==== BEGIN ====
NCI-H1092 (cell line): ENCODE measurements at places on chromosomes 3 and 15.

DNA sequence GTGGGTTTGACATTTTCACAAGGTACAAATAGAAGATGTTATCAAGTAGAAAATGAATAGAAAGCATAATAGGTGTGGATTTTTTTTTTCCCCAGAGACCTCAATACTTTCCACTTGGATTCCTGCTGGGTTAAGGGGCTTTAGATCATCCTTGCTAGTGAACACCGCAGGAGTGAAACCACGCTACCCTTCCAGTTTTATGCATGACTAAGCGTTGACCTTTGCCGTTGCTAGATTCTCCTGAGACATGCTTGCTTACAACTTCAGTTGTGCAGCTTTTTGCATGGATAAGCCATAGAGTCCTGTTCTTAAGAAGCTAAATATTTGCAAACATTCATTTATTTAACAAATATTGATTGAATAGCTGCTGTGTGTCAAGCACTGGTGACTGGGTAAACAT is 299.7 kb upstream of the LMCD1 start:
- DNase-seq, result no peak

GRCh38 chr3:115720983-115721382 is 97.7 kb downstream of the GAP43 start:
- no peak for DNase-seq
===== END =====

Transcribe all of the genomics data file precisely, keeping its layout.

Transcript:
NCI-H1092 (cell line): ENCODE measurements at places on chromosomes 3 and 15.

DNA sequence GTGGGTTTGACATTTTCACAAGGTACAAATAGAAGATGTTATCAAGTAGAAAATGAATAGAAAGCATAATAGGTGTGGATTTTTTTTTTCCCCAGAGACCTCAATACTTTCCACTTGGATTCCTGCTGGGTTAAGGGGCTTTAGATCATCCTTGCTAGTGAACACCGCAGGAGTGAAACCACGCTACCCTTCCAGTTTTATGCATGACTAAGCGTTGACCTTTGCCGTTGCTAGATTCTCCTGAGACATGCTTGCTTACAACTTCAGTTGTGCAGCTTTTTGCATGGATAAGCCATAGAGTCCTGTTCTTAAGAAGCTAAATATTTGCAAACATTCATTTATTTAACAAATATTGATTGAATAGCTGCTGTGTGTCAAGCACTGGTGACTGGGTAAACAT is 299.7 kb upstream of the LMCD1 start:
- DNase-seq, result no peak

GRCh38 chr3:115720983-115721382 is 97.7 kb downstream of the GAP43 start:
- no peak for DNase-seq